It's been over a decade since a player of any age has averaged at least 20 points, 10 rebounds and three blocks. It's been two decades since a 20-year-old player has accomplished the incredible feat — the last under-21 player to do it was Shaquille O'Neal. Only Hakeem Olajuwon and David Robinson have ever finished a season also averaging at least 1.5 steals per game on top of the rebound, scoring and block averages.
As a two-way player, few of any age are Davis' peer.
Davis' athletic tools were given to him so he could become a defensive demon, and he's already wreaking havoc across the NBA.
He still needs to gain strength, but his wingspan already makes him a difficult player to attack. Opponents are shooting just 40 percent against him in post-up situations, according to MySynergySports.com. He's allowed only 30 made field goals out of total 75 percent when posted-up, holding his assignments to .81 points per possession. He isn't bulky enough to push people around or hold his ground yet, but his length makes him a tough player to shoot over at the rim. He's also athletic enough to stay with his man in isolation and is already learning how to take advantage of his insane wingspan.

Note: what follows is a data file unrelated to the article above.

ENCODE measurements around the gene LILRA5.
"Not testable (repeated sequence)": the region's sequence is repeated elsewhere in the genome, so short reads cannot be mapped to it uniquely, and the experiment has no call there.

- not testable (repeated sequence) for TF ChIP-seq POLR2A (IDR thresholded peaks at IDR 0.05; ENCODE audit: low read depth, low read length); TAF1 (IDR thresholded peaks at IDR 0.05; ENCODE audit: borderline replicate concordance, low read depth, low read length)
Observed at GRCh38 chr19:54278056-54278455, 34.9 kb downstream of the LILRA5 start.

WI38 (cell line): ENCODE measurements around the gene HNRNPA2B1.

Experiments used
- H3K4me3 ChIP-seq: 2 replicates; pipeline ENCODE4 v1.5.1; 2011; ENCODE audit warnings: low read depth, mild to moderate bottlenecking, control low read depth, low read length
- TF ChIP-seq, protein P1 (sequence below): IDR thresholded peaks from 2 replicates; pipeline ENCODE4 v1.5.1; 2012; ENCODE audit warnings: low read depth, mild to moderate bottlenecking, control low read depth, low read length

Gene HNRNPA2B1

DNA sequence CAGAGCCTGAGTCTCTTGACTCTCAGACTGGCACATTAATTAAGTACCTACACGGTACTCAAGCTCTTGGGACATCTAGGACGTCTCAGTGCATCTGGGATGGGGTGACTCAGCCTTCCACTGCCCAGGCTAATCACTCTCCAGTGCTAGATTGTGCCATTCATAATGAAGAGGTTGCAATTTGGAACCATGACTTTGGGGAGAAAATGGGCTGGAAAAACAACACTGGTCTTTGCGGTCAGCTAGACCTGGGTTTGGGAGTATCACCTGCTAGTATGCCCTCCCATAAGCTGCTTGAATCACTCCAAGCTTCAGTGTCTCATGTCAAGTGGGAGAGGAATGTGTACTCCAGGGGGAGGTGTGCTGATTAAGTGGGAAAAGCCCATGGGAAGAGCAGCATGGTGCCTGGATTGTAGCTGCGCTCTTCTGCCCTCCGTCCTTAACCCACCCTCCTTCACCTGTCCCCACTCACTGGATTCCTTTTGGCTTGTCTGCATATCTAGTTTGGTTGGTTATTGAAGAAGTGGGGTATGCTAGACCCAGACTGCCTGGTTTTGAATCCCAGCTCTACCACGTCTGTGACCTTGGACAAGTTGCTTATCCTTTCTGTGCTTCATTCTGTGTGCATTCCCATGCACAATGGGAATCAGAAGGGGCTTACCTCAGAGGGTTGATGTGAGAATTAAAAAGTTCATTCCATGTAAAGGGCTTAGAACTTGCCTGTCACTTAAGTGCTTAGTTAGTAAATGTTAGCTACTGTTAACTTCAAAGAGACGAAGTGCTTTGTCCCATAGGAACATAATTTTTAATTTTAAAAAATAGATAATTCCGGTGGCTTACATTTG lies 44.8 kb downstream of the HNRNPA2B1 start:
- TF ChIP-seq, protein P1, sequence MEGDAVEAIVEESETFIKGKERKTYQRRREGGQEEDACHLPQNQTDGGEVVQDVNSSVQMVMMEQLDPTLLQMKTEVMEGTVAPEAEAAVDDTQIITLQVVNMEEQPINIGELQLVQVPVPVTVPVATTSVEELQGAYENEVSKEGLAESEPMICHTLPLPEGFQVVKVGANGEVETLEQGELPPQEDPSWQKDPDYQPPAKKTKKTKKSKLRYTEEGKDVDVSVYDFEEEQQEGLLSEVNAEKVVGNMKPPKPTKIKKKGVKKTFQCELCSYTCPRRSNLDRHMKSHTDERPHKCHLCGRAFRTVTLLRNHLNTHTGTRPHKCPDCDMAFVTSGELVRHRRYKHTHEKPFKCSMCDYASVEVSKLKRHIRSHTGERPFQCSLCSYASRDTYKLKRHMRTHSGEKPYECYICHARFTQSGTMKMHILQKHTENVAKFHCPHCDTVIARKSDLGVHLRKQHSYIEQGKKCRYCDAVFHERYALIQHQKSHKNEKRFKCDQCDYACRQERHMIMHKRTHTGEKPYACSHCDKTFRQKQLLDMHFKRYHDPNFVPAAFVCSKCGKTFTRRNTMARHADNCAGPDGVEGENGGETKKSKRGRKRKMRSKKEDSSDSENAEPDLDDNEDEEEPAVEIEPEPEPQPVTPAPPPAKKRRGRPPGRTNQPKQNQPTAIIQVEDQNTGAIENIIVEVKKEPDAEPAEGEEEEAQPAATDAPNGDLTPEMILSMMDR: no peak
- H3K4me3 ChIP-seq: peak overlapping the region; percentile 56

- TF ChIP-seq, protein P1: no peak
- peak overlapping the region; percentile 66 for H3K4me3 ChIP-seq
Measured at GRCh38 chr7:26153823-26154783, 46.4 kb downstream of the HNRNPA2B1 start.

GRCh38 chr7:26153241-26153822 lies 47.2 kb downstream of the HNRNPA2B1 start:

The Pelicans' defense is a mess, but don't blame Davis for that. He's outstanding on that end; the rest of the club, especially since Jrue Holiday got injured, is not. The coaching staff doesn't help.
But the glimpses of Davis' potential that we witnessed at times last year have become more numerous. If you read my notes on Pelicans games, you'll see several lines that just say "ARMS" and a timestamp. Those refer to times when Davis' wingspan makes what is normally a simple offensive play complicated. Sometimes, for example, something as basic as throwing an entry pass becomes a problem.